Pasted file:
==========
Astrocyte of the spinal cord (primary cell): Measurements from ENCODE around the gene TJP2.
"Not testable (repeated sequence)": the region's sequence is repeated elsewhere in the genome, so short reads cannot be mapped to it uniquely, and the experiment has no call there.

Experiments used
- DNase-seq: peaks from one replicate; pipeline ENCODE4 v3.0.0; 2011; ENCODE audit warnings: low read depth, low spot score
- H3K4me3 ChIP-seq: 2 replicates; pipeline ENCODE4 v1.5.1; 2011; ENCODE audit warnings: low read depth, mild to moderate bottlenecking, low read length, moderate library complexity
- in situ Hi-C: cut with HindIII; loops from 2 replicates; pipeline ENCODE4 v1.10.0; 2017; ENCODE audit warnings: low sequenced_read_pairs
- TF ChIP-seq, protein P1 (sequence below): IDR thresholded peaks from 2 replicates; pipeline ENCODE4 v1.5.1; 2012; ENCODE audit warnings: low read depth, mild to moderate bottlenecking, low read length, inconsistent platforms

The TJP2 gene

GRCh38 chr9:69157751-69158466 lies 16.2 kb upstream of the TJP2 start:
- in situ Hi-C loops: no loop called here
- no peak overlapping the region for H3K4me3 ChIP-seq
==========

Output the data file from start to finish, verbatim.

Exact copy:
Astrocyte of the spinal cord (primary cell): Measurements from ENCODE around the gene TJP2.
"Not testable (repeated sequence)": the region's sequence is repeated elsewhere in the genome, so short reads cannot be mapped to it uniquely, and the experiment has no call there.

Experiments used
- DNase-seq: peaks from one replicate; pipeline ENCODE4 v3.0.0; 2011; ENCODE audit warnings: low read depth, low spot score
- H3K4me3 ChIP-seq: 2 replicates; pipeline ENCODE4 v1.5.1; 2011; ENCODE audit warnings: low read depth, mild to moderate bottlenecking, low read length, moderate library complexity
- in situ Hi-C: cut with HindIII; loops from 2 replicates; pipeline ENCODE4 v1.10.0; 2017; ENCODE audit warnings: low sequenced_read_pairs
- TF ChIP-seq, protein P1 (sequence below): IDR thresholded peaks from 2 replicates; pipeline ENCODE4 v1.5.1; 2012; ENCODE audit warnings: low read depth, mild to moderate bottlenecking, low read length, inconsistent platforms

The TJP2 gene

GRCh38 chr9:69157751-69158466 lies 16.2 kb upstream of the TJP2 start:
- in situ Hi-C loops: no loop called here
- no peak overlapping the region for H3K4me3 ChIP-seq